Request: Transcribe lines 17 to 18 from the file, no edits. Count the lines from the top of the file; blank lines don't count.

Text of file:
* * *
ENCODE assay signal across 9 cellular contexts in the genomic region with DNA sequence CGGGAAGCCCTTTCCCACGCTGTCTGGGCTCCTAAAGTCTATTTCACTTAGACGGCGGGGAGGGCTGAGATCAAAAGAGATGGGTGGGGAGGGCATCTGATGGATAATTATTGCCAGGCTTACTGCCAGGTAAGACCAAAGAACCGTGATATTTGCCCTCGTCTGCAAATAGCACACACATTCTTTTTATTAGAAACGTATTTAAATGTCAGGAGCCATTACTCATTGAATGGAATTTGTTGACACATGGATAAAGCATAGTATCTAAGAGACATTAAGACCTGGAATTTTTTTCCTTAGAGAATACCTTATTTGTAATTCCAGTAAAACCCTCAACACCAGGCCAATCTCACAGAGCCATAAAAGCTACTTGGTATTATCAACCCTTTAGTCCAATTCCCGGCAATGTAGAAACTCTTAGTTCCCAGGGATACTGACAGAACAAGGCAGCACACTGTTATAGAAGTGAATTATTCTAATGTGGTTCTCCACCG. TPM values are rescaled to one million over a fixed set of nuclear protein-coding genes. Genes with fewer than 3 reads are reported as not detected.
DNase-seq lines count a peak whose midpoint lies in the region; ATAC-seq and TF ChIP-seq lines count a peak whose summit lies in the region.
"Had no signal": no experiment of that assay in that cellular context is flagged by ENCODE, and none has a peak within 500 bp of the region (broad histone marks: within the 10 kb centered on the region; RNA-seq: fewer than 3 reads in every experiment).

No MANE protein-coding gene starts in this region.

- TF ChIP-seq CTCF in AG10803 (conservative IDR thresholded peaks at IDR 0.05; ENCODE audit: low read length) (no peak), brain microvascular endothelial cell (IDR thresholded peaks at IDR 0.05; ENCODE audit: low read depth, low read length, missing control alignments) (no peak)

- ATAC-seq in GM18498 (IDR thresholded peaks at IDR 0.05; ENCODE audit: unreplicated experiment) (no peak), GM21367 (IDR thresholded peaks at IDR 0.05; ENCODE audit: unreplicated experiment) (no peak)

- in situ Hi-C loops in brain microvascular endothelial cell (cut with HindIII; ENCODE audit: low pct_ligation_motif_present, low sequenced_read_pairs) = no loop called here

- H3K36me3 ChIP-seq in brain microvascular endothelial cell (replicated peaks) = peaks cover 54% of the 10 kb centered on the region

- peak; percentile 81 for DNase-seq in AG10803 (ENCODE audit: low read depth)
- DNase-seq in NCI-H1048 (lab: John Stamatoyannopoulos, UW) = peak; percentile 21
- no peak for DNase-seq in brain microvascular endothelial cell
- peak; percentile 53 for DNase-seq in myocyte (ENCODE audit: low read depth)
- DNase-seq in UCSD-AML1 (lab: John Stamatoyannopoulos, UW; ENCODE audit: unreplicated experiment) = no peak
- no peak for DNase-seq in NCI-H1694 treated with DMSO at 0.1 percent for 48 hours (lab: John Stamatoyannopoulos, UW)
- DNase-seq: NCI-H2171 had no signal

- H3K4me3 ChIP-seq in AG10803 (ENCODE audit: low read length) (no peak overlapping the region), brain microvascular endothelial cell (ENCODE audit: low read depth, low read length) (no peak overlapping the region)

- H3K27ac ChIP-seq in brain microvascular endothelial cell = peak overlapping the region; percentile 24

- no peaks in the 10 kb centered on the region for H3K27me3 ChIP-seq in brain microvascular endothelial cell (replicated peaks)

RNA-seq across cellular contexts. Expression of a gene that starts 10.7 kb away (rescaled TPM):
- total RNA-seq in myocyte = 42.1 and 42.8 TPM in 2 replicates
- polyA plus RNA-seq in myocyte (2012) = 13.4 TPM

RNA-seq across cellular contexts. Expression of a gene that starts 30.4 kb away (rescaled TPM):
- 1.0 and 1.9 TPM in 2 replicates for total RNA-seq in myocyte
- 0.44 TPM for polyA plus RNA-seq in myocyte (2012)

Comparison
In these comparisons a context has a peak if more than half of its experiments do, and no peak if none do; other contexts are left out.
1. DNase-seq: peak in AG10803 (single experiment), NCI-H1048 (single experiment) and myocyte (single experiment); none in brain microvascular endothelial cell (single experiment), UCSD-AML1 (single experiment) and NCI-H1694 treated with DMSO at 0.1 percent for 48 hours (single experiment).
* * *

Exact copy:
- H3K27ac ChIP-seq in brain microvascular endothelial cell = peak overlapping the region; percentile 24

- no peaks in the 10 kb centered on the region for H3K27me3 ChIP-seq in brain microvascular endothelial cell (replicated peaks)